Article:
Conductor Dedicates Music to Late Ambassador

David Commanday — stepbrother of Chris Stevens, who was killed in Libya Sept. 11 — says Lesher Center concert Oct. 18 will pay tribute to his stepbrother's efforts for 'peace, understanding and progress.'

When the California Symphony tunes up in Walnut Creek Oct. 18, the Lesher Center auditorium will carry echoes of a dark day in American diplomacy.

David Commanday, the guest conductor for the symphony (as a tryout for the job of music director for the Walnut Creek-based symphony), is the stepbrother of J. Christopher Stevens, the U.S. ambassador to Libya who was killed with three other Americans in a mob's Sept. 11 attack on the diplomatic mission in Benghazi. Stevens was a 1978 graduate of Piedmont High School. His mother and stepfather still live in Piedmont.

Commanday said he is altering the program for Oct. 18 as a tribute to Stevens' efforts for "peace, understanding and progress," according to a news release from the California Symphony.

“It is an honor to feature accomplished conductor David Commanday and honor the legacy of his brother, Ambassador Chris Stevens,” said California Symphony Executive Director Walter Collins. “We know that music will continue to bring a measure of healing and hope to his family and our nation, as we recover from this great loss.”

What follows are excerpts from the California Symphony's news release:

Commanday’s original concert program, titled “Sounds in the Night,” was designed on themes of magic and mystery, and featured such works as Wagner’s “Wotan’s Farewell and Fire Music” from Die Walküre, Saint-Saens’ Danse Macabre, and Stravinksy’s Firebird Suite.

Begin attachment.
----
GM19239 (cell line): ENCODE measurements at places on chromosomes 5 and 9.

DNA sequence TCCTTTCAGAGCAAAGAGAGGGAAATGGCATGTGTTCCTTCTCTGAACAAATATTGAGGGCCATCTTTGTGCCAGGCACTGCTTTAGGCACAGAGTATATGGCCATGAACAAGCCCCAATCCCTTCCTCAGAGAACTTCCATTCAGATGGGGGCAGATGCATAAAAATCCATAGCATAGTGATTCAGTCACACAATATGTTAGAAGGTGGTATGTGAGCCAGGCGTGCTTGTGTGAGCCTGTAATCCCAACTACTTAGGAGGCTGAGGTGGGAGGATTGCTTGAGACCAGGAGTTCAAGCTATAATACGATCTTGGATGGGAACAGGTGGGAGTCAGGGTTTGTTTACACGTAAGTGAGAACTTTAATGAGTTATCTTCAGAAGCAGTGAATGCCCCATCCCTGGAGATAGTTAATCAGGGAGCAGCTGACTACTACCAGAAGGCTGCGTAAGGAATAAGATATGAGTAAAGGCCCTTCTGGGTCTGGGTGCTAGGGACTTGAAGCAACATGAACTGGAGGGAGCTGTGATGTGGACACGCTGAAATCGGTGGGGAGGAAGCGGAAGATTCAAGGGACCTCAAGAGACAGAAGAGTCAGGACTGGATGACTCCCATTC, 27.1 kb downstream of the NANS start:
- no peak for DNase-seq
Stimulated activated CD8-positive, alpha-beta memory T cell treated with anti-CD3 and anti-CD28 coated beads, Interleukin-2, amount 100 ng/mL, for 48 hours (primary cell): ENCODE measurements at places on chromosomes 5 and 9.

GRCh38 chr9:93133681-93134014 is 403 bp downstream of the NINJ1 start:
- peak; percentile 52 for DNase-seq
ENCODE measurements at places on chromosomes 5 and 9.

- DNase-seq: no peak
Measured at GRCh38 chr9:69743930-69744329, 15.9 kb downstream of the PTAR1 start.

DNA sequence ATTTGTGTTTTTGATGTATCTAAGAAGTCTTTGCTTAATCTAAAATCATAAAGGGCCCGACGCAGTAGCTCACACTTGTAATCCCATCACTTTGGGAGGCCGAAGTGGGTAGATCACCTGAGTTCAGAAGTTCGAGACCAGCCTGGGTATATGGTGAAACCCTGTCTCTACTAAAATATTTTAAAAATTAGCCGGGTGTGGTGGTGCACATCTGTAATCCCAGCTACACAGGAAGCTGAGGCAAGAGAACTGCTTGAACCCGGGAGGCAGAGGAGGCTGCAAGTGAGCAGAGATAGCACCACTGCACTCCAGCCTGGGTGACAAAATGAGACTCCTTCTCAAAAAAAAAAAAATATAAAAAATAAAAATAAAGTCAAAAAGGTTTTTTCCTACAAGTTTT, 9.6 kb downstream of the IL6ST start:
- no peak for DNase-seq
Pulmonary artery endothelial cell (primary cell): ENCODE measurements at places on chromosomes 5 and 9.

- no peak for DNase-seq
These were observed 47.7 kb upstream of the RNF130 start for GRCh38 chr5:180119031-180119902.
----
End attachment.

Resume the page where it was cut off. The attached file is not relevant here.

“The sudden tragic loss of Chris changed my world,” Commanday said. “Plans, projects, relationships — all took on a different aspect in light of this blow. I felt the need to re-craft the program we had planned for the California Symphony, so that it could serve as a tribute and carry a dedication to Chris' memory. Music can work magic in celebrating and in healing, and it is my hope to offer both in this concert.”

In the new program, “Salute to a Hero,” the Wagner, Saint-Saens and Stravinsky remain, as does John Williams’ “Suite from Harry Potter and the Sorcerer’s Stone.” But the new balance emphasizes the heroic elements of each work. “That’s the thread that binds the concert together,” Commanday said. “The music of this concert is a mix of glory, power, mystery, and love - and the heroes are triumphant!”

To open the concert, Commanday added John Williams' "Summon the Heroes.” Written for the 1996 Atlanta Summer Olympics, Commanday calls it “thrilling music to summon the athletes, heroes for their achievement, discipline, and idealistic dedication.”

… Commanday is very familiar with the power of music to heal and inspire. He started playing piano at the age of 6 and now leads orchestras all over the world. He also comes from a musical family. Mary Commanday, his stepmother and Stevens’ mother, is a cellist, while his father, Robert Commanday, was head music critic for the San Francisco Chronicle and later founding editor of the San Francisco Classical Voice website. Both Mary and Robert Commanday are expected to attend the Oct. 18 concert.

Commanday said his stepbrother was not a musician himself, though he learned to play saxophone. “He was a fan of all kinds of music — and loved classical music.”

Salute to a Hero
Thursday, Oct. 18, 2012 – 7:30 p.m.
WILLIAMS: Summon the Heroes
WILLIAMS: Suite from Harry Potter and the Sorcerer’s Stone
WAGNER: Wotan’s Farewell and Fire Music from Die Walküre
FALLA: Ritual Fire Dance
SAINT-SAENS: Danse Macabre
STRAVINSKY: Firebird Suite
WHERE: Lesher Center for the Arts, 1601 Civic Center Drive, Walnut Creek.
TICKETS: Single tickets start at $35, and season subscriptions start at $130.  For tickets and information, call (925) 943-SHOW (7469) or visit www.lesherartcenter.org or the California Symphony website.

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